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I'd like to take an photograph, subdivide it into a tesselation, either of squares, or (ideally), hexagons, and then find the centre of gravity (or, if you prefer, centre of mass) of each cell of the tesselation.

The output, for any image, would be a matrix of points. For the attached diagram, something like this (in polar coordinates - $(r,\theta)$ ):

(5,5Π/4) (0,0) (1,7Π/4) (1,5Π/4)
     (5,3Π/4) (0,0) (5,Π/2) 
(0.0) (0,0) (0.0) (0,0)  

I've attached an image showing what I mean. Hexagonal tesselation. The black circles are the centres of gravity of each cell - in clear, or monochrome, cells it is in the centre of the cell. In those with a green splodge, the cog is pulled towards the splodge

My question, to put it simply, is the best method to use to calculate the cog, in this tessellation... For squares, it'd be easy to calculate the weighted mean for each row, but that would be too rough an approximation. What's a good way to iterate either a general tessellation (ideal), or an hexagonal one?

I have asked this question in the 'Computer Graphics' group, but not had any replies. I thought it might be suited better to the skills here.

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There are several alternatives:

Alternative #1: you need to find for each cell of the tessellation the list of pixels contained in the cell. To do that, you can use a rasterization algorithm. You can use my open-source implementation [1]. If performance is an issue, you can also do that with a GPU.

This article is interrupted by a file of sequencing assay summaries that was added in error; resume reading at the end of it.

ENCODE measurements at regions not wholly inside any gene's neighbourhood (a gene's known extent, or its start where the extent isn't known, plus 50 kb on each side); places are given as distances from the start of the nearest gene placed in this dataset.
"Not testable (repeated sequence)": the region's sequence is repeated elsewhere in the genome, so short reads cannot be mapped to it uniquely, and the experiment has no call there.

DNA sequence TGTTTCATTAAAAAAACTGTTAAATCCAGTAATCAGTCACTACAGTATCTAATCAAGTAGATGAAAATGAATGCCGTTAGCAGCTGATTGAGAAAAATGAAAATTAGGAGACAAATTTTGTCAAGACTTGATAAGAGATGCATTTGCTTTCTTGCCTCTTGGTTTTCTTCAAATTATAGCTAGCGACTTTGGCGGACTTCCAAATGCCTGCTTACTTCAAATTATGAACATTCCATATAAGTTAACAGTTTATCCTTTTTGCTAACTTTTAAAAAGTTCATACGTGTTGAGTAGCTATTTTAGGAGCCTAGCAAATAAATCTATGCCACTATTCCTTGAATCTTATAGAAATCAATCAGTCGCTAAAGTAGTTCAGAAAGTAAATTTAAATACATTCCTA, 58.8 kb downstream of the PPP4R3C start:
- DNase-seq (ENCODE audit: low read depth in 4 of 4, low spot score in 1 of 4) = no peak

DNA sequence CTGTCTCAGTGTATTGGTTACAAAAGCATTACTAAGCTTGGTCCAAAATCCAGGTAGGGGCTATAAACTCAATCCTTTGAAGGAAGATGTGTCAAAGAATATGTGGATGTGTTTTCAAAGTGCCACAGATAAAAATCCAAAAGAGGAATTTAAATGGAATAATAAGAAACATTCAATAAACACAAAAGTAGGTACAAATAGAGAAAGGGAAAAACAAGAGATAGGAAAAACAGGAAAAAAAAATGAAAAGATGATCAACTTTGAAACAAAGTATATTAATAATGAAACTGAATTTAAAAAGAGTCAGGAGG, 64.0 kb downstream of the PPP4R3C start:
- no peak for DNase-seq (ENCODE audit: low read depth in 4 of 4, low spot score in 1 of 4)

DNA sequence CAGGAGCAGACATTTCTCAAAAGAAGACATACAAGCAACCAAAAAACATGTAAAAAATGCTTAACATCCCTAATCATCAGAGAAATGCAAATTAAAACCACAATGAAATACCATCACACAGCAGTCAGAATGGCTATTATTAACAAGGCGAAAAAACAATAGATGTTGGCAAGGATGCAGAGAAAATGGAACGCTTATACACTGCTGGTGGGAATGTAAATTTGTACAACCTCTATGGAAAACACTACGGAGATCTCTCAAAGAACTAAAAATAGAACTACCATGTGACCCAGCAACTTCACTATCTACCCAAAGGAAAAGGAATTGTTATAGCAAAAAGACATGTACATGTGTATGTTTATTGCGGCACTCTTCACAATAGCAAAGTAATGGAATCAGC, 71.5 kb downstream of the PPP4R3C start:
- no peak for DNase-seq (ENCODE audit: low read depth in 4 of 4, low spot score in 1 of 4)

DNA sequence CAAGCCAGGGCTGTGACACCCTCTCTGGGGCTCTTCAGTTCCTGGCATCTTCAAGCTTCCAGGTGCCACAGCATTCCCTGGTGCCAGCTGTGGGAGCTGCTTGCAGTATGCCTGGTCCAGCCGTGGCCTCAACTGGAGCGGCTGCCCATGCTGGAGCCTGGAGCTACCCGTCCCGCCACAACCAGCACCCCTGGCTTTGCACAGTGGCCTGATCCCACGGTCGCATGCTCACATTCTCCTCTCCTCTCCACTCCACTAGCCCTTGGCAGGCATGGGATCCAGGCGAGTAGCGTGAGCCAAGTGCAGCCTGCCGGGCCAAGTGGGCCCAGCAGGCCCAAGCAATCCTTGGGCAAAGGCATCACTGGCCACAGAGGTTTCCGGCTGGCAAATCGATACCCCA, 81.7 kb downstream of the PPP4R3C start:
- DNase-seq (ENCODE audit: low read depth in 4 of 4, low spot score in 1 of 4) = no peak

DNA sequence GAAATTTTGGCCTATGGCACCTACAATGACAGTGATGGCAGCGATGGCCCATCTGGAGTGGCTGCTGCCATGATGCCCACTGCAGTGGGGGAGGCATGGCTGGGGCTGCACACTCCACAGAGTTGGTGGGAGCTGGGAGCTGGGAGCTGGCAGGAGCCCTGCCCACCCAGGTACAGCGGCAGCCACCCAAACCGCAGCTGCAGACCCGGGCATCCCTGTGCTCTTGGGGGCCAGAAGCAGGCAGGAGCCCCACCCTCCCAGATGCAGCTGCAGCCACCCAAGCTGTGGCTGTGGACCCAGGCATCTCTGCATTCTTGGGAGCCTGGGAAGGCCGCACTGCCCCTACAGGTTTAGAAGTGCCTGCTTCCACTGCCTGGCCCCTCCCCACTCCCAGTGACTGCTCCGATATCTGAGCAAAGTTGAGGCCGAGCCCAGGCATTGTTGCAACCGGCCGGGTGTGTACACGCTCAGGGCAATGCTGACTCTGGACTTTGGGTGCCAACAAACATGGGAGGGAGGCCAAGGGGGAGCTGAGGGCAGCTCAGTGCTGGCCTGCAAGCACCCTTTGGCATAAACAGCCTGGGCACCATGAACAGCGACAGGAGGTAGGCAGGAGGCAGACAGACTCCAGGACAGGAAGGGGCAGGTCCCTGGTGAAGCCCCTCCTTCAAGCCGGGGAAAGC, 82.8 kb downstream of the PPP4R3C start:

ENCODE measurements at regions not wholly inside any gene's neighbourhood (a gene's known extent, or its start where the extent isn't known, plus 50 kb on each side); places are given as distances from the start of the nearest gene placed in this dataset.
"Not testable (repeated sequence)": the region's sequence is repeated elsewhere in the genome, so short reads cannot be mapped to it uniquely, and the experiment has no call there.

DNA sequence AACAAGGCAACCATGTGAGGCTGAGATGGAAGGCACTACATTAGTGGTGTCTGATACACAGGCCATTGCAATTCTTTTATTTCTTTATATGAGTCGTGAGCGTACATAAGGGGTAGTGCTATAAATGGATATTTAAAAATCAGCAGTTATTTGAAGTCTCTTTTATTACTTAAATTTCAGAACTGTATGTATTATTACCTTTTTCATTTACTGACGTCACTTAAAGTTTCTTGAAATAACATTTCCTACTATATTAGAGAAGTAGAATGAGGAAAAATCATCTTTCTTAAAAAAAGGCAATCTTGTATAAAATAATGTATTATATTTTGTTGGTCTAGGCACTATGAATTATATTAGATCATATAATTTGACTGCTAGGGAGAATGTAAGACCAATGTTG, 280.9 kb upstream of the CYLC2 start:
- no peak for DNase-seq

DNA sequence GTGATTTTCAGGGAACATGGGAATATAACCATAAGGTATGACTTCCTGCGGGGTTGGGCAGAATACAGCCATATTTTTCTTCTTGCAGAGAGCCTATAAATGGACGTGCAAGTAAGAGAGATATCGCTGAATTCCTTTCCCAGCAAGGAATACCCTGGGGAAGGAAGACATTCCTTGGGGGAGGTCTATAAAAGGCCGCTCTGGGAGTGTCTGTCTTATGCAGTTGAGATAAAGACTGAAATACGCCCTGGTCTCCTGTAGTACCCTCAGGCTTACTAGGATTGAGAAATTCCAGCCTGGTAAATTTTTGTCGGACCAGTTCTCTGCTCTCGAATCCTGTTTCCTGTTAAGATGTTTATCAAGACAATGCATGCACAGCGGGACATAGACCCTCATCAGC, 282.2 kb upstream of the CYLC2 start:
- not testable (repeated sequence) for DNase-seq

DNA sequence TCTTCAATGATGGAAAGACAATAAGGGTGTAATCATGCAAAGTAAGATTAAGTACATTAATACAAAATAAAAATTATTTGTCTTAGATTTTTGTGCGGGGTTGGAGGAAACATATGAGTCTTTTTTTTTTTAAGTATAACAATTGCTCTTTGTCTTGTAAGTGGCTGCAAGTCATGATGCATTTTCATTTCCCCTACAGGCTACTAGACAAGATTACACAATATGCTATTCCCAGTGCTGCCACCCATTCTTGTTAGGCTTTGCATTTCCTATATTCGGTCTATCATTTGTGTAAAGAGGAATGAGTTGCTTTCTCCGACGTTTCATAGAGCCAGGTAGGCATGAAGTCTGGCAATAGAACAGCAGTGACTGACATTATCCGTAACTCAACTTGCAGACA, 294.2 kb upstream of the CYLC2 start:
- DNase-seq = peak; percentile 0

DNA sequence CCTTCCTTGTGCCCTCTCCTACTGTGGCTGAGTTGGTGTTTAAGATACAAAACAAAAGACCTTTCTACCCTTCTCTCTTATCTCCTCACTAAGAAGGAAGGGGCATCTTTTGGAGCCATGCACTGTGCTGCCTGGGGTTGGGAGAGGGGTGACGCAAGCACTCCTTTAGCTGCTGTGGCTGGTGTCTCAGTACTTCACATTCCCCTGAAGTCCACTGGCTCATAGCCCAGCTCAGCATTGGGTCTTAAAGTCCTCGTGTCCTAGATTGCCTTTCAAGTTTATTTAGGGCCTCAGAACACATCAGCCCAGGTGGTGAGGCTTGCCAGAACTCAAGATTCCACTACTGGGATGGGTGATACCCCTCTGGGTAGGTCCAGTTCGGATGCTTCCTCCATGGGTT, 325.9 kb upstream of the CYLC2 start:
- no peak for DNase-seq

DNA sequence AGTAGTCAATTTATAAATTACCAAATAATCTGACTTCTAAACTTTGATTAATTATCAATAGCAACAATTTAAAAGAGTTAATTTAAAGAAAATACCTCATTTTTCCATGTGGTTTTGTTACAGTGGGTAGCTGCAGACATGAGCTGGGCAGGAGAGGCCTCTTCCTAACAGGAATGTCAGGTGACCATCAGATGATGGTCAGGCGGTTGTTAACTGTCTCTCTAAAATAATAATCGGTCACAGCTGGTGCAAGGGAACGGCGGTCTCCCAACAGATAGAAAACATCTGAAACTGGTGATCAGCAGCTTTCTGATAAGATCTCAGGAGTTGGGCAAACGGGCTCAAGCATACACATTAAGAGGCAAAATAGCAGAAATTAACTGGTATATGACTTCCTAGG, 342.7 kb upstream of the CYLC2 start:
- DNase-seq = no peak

Alternative #2 (the simplest): (if you have many different images to process and if there is a single fixed tessellation): first generate an "image" where each pixel contains the index of the cell that contains the pixel. You need to do that once only (it is completely independent on the input image). Then you can compute the pixels mass and centroids using the following algorithm (where cell(i,j) denotes the pre-computed "image"):

for each i,j
   k = cell(i,j)
   mass[k] = mass[k] + image(i,j)
   centroid[k] = centroid[k] + image(i,j)*(i,j)

for each k
   centroid[k] = centroid[k] / mass[k]
   convert centroid[k] in polar coordinates (if needed)

where mass[] is an array of scalars and centroid[] an array of 2D points (dimension = number of cells for both).

Alternative #3: If your tessellation is a Voronoi diagram (i.e. if the cells are the set of points that are nearer to a "site" (xi,yi) than to all the other "sites" (xj,yj) for a list of sites:

for each i,j
   k = nearest_site(i,j)
   mass[k] = mass[k] + image(i,j)
   centroid[k] = centroid[k] + image(i,j)*(i,j)

for each k
   centroid[k] = centroid[k] / mass[k]
   convert centroid[k] in polar coordinates (if needed)

To implement nearest_site(), you can either put all the sites in a Kd-tree, or exploit the structure of your tessellation (for instance, in your particular case, you can find the nearest site by comparing distances to a few sites based on (i,j))

[1] http://alice.loria.fr/publications/papers/2006/EGSR_Ardeco//supplemental/sources.html

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  • $\begingroup$ Dear Bruno, That is absolutely brilliant! It is precisely what I need. Thank you very much indeed. Regards, Peter $\endgroup$ – Peter Brooks Sep 11 '16 at 1:49

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